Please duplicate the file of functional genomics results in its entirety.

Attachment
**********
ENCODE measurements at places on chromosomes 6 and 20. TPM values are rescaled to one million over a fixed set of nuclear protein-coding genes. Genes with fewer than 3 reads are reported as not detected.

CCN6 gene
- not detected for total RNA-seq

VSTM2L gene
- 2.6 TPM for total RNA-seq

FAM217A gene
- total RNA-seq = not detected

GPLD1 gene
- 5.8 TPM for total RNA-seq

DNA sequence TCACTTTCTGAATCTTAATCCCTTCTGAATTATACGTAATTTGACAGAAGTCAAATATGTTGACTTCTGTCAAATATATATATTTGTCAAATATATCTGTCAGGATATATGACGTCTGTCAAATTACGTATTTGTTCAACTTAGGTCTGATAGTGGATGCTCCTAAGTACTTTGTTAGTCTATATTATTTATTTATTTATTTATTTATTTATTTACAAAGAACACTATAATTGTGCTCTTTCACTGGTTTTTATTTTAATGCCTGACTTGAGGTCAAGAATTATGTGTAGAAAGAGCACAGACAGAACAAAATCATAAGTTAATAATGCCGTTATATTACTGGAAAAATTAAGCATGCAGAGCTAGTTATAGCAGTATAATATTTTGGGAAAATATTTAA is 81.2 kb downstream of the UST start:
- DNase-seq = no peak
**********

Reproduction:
ENCODE measurements at places on chromosomes 6 and 20. TPM values are rescaled to one million over a fixed set of nuclear protein-coding genes. Genes with fewer than 3 reads are reported as not detected.

CCN6 gene
- not detected for total RNA-seq

VSTM2L gene
- 2.6 TPM for total RNA-seq

FAM217A gene
- total RNA-seq = not detected

GPLD1 gene
- 5.8 TPM for total RNA-seq

DNA sequence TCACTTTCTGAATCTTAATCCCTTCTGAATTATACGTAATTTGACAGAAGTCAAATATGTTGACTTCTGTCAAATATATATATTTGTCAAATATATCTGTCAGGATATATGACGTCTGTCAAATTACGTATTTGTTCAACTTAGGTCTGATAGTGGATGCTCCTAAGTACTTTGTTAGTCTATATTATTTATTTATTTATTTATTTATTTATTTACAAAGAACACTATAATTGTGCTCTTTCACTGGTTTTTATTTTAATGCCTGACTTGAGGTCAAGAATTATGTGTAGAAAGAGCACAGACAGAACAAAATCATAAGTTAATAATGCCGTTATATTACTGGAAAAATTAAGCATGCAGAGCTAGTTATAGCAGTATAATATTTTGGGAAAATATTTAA is 81.2 kb downstream of the UST start:
- DNase-seq = no peak